On December 22nd, Franca Sozzani’s death suddenly hit the news in deep sorrow for the entire fashion industry. Italian Vogue editor-in-chief had been at the helm of the magazine since 1996, after starting her career at Vogue in 1988. Over the past months, her celestial eyes and angelic blonde hair were hiding more than just a pleasant paradise: Franca was fighting against cancer.
It was July 2012 when I saw Franca Sozzani for the first time. Italian Vogue editor-in-chief had given 100 readers the chance to attend Who’s On next?, the fashion show of the talent competition she founded together with Silvia Venturini Fendi. She has always been incredibly magnanimous and I was one of the lucky attendants in that hot day of July in Borgo Santo Spirito in Rome. I had never imagined, however, that in few years the real luck would have been my first – and last – real meeting with her: a few months later, I was attending Vogue Italia and Who’s On Next? Cocktail Party in Milan when I kindly approached her to tell how inspiring she was for me. We took a picture together and I shook her hand in deep emotion, explaining that I was an aspiring fashion journalist. Since then, I have never forgotten her smile: she was calm, reassuring and encouraging to pursue my dream.
Federica with Franca Sozzani.
Franca’s work has with no doubts had an incredible influence on Italian fashion and the worldwide industry. But most of everything, I am sure everyone wants to remember her for her kind soul. She has been Ambassador to Fashion for the United Nations and had recently received Swarovski Award for Positive Change. Her son Francesco Carrozzini’s documentary Franca: Chaos and Creation was recently released. Her immeasurable sensitivity made her the ideal Global Ambassador Against Hunger for the United Nations World Food Programme and Creative Director at AIDS initiative Convivio, instituted by Gianni Versace in 1992. This would seem enough, but she has also helped the European Institute of Oncology and been spokesperson in favour of children’s education by supporting the Child Priority Foundation.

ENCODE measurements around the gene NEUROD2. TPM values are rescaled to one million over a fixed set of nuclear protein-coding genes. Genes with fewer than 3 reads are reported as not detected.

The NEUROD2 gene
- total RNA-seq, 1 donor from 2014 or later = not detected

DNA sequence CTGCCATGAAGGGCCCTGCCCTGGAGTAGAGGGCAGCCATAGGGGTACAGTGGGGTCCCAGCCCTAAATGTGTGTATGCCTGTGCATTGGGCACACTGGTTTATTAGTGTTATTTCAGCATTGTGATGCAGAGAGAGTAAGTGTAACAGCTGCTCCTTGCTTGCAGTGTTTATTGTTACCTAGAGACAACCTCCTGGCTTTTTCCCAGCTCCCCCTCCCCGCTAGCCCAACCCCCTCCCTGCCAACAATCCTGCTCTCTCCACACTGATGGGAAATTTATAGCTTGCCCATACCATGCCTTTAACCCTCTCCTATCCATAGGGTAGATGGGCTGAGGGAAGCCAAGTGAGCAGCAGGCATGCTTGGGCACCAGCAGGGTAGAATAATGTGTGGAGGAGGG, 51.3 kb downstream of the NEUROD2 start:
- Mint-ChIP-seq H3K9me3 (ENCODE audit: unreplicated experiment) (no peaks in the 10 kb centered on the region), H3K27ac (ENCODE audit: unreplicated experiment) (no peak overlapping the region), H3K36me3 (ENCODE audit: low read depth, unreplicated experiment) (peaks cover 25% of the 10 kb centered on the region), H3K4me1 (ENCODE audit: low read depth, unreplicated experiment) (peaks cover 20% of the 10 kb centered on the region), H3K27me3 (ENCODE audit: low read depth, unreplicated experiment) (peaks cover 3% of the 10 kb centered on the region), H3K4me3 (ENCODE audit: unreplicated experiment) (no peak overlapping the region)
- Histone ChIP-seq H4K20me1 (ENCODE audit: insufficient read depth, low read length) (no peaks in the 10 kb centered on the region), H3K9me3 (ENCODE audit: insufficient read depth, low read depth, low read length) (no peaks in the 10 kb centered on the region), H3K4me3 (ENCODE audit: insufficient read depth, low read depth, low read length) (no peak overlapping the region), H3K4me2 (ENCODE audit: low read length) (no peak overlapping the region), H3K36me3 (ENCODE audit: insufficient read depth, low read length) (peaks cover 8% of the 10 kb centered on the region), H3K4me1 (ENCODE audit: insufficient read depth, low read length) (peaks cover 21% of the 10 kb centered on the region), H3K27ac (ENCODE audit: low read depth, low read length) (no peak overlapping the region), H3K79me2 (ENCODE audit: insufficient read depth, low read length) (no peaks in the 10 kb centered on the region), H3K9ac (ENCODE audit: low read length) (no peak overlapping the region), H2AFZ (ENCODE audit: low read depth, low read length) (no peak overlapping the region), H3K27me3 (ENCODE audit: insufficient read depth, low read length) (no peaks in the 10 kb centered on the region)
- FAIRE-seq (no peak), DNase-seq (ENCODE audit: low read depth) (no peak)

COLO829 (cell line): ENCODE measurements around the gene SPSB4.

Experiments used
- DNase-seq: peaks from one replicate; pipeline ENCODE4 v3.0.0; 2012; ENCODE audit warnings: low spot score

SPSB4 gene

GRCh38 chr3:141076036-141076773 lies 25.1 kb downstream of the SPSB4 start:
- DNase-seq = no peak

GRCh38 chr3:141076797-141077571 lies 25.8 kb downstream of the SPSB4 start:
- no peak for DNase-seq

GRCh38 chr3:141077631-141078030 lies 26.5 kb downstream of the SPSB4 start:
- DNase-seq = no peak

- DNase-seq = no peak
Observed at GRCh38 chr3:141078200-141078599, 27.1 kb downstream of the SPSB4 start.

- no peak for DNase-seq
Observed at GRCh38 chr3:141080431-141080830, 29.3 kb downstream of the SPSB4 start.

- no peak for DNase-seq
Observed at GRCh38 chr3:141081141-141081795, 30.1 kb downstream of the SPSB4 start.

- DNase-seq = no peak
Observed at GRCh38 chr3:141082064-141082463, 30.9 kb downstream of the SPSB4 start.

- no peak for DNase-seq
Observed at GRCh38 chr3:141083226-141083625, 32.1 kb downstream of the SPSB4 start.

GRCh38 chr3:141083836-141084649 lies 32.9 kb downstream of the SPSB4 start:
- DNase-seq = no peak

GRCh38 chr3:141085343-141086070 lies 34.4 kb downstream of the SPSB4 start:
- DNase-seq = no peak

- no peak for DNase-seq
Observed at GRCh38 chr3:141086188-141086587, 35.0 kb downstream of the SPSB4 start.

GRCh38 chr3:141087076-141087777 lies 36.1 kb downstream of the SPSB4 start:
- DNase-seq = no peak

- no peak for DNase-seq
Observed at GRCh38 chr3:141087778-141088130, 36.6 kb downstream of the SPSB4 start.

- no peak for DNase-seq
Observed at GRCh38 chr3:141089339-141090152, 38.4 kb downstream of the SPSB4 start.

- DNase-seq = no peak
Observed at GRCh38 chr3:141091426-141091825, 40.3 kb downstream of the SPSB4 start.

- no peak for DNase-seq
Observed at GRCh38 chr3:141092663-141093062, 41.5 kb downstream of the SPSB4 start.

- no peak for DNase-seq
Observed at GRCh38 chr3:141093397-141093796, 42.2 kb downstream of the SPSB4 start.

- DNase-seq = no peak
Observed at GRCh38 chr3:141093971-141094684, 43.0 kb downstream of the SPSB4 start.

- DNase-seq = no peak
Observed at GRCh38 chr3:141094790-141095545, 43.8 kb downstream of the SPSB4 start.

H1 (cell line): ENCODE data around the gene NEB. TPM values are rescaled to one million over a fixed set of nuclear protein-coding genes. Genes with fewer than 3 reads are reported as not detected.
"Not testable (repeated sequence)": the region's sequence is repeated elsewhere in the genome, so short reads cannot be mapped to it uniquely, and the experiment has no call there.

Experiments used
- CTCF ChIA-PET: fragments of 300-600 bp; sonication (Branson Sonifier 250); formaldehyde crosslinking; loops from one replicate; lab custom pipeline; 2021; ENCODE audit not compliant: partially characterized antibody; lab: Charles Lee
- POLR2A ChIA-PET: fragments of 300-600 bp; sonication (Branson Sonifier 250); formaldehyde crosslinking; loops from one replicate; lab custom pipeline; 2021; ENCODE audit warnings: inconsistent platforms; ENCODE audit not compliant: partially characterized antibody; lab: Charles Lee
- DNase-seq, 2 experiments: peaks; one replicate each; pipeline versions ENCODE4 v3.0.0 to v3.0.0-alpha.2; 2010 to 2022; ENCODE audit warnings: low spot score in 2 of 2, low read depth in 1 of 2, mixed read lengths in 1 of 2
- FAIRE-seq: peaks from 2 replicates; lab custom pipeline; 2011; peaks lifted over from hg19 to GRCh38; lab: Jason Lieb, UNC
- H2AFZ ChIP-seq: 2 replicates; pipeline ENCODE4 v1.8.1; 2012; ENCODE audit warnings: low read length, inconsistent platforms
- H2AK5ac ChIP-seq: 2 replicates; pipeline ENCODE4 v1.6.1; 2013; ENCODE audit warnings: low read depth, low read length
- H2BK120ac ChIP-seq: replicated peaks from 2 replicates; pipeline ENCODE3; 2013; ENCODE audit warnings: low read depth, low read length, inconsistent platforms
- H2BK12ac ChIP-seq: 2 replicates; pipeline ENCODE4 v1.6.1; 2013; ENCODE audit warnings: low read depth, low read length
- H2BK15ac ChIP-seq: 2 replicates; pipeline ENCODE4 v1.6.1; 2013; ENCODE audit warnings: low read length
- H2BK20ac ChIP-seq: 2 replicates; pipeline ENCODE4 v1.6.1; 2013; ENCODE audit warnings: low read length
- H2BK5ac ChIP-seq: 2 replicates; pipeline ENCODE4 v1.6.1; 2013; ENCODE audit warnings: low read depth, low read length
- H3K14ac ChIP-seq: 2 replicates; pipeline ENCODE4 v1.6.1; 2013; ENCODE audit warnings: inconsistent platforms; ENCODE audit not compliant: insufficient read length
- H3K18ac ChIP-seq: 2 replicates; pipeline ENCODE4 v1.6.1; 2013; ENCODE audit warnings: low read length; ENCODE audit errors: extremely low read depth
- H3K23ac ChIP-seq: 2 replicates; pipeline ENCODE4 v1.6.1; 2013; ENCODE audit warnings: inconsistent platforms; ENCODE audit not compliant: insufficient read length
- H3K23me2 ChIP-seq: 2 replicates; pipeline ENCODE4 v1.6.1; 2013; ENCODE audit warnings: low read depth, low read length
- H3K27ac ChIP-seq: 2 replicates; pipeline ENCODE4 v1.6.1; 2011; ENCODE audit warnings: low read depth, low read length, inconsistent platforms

Her good taste and keen eye have made Vogue Italia one of the most powerful magazines in the world. Using words and images as a means of change, the magazine has made strong statements against anorexia and aesthetic surgery. Her online diary has been for me, and thousands of readers, the first daily appointment on schedule in everyone’s agenda. The editor’s letters she signed have shaped our thoughts and been the starting point of critical reasoning. The questions she addressed have been a catalyst for public discussion and taught us how to look at fashion through different perspectives, by giving us the keys to access new interpretations. Last but not the least, she has always promoted new talents and gave us readers the opportunity to pitch ideas and submit features for the Vogue Encyclopaedia.
We are crying and will always cry at her demise. But the ink that has impressed on paper her bravery as a woman and editor will never be washed away by our tears. Franca’s work is eternal. Immortal.